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03-10-2014, 08:03 PM   #1
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Please offer advice- which camera?

Hi,

I am interested in a DSLR for family photos primarily.

All of my kids do indoor and outdoor sports. I just read the K-50 review on this site and in the conclusion they advised that it is not a good choice for sports.
Is that also the opinion of the K-50 owners here? ----Here is the quote from the forum's review: "If you're interested in sports photography or filmmaking, then the K-50 would not be the ideal choice"

The sports I am hoping to get better shots of are indoor and outdoor field hockey and soccer and indoor gymnastics. I would also consider the K-5iis and the
K-3, but since this will be my first SLR ever, I thought I might save some cash and start out with the K-50 and work my way up. On the other hand, I do not want
to sell or "buy" myself short and get a camera that will not be good for sports.

I am on a budget such that I am not planning on getting "expensive" lenses at the time of my camera purchase. I need to save up for lenses later.
The K-50 I saw for $700 came with 18-55 and 50-200 kit lenses. I was planning on adding a 50mm f/1.8 "telephoto" for indoor shooting and then cropping photos - I know not ideal, but what I can afford for right now.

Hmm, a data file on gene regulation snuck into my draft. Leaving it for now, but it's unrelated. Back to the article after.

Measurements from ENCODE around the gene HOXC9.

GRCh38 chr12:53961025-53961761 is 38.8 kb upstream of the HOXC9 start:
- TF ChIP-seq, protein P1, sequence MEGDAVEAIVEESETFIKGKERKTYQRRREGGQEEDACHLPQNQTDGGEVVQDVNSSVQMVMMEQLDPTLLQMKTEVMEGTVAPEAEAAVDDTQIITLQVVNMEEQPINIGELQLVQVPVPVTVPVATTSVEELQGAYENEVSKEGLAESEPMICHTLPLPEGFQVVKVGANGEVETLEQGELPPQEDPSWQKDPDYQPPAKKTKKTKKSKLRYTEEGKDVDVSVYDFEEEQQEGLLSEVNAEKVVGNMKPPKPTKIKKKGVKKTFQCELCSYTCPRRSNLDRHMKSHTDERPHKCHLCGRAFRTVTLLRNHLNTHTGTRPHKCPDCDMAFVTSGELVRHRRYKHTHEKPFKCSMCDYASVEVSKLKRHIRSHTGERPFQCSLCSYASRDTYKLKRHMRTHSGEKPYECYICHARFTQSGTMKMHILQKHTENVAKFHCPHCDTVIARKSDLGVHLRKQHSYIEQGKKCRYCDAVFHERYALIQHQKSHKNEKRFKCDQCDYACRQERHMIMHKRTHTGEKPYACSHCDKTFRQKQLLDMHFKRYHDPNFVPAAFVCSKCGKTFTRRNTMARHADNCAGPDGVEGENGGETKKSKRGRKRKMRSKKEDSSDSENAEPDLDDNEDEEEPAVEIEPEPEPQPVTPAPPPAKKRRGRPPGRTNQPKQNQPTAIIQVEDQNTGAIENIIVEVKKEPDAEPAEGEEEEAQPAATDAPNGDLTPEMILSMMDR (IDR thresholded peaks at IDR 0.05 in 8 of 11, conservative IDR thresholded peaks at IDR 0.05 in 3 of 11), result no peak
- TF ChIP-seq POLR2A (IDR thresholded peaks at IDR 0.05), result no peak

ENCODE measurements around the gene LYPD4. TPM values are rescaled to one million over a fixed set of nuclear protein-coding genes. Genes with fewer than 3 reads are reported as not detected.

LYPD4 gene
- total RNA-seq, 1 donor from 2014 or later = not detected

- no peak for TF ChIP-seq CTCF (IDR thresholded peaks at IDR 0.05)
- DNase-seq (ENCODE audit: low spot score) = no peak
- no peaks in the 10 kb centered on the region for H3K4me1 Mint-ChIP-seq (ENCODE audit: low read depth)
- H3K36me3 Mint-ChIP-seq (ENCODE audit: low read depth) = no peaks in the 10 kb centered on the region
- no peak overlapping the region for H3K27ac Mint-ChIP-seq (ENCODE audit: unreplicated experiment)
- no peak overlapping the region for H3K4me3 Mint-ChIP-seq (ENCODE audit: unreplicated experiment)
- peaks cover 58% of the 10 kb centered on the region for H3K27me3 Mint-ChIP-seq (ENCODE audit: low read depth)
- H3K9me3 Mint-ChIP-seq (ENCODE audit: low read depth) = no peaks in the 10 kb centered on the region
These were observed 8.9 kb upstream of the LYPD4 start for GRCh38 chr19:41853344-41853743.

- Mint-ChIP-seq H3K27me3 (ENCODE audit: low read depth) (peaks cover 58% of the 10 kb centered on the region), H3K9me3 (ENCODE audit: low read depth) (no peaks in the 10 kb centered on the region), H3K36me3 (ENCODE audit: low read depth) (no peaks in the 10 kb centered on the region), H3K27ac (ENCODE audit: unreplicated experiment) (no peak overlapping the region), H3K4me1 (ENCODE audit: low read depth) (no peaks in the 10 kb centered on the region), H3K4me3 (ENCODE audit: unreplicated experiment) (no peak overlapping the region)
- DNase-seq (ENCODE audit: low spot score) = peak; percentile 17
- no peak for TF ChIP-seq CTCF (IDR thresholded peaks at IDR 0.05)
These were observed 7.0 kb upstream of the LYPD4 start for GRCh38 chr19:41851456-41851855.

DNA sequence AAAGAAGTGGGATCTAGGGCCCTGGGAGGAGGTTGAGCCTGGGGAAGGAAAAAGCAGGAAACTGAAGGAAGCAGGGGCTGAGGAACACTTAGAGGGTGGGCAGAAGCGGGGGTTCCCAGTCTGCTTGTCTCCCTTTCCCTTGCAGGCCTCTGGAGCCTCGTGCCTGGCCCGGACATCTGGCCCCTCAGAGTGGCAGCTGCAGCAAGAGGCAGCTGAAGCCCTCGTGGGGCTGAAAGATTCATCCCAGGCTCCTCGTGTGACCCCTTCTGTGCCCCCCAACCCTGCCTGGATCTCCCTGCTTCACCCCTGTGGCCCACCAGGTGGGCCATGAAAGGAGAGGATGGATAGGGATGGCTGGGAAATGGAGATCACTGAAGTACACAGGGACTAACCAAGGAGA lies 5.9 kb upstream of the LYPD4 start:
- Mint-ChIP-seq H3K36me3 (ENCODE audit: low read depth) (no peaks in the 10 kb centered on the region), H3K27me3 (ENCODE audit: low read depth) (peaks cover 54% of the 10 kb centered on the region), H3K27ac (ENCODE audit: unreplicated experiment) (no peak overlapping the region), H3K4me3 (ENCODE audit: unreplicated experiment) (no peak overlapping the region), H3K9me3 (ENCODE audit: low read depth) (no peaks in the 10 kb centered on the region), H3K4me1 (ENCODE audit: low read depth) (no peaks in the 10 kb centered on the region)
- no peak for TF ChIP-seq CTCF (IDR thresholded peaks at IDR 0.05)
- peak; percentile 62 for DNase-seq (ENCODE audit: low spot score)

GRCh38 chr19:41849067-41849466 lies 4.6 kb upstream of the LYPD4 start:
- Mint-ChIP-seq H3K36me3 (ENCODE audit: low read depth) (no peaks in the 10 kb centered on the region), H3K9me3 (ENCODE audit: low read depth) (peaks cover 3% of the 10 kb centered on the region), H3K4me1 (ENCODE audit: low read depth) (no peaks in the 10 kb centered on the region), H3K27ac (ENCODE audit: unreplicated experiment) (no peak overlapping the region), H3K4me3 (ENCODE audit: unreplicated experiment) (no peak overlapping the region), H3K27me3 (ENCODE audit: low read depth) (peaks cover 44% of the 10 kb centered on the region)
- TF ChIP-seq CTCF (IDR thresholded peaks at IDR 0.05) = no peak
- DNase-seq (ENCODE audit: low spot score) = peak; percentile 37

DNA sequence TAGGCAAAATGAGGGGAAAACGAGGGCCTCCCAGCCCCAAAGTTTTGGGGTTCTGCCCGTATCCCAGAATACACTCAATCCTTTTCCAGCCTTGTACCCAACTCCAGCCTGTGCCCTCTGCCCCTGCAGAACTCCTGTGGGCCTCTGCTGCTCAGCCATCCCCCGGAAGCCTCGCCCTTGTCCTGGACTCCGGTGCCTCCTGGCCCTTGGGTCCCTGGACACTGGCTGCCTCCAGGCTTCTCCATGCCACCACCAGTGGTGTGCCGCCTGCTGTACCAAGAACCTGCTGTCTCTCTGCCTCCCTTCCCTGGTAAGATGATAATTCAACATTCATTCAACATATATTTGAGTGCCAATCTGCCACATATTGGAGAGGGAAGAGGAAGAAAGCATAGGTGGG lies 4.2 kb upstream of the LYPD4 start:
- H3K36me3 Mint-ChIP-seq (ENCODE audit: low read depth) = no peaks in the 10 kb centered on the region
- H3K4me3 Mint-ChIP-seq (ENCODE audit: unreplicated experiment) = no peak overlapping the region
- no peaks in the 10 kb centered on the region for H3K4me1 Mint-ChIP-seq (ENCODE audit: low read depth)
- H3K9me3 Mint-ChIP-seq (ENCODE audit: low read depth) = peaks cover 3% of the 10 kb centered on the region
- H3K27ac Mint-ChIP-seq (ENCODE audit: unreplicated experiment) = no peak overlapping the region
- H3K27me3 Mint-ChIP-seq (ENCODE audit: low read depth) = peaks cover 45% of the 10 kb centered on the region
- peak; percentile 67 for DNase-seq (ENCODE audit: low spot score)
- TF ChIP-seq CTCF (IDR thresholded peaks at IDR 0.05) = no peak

I think that compared to my Panasonic zoom point and shoot camera; I will be able to get better (but not ideal) pics with this set up while saving up money for better lenses.

Please send me your thoughts on the K-50 vs K-5iis vs K-3...I know they are all on sale and I really want to buy the right one the first time.

Sincerely,

Brian

03-10-2014, 08:24 PM - 1 Like   #2
KGH
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The biggest problem with the K50 kit you describe isn't with the camera but with the lenses included, at least for indoor events like gymnastics and such. I shoot events like this for a living and have both lenses and feel they are very slow for most indoor action, but in a pinch you could Max out the ISO and deal with the noise in post. A 2.8 tele will land you the best results. The 50 you mention will be great but it has limited reach. here is not enough resolution in 16mp to crop that much , and use it like a "digital zoom" if you will. I understand its possible with a 40mp 645d. But the 50-200 is good for outdoor action, relatively sharp and quick focusing. My copy of the 18-55 is my least sharp lens of which I have several going from the 60's to recent limiteds. I really don't recommend it at all.

---------- Post added 03-10-14 at 10:31 PM ----------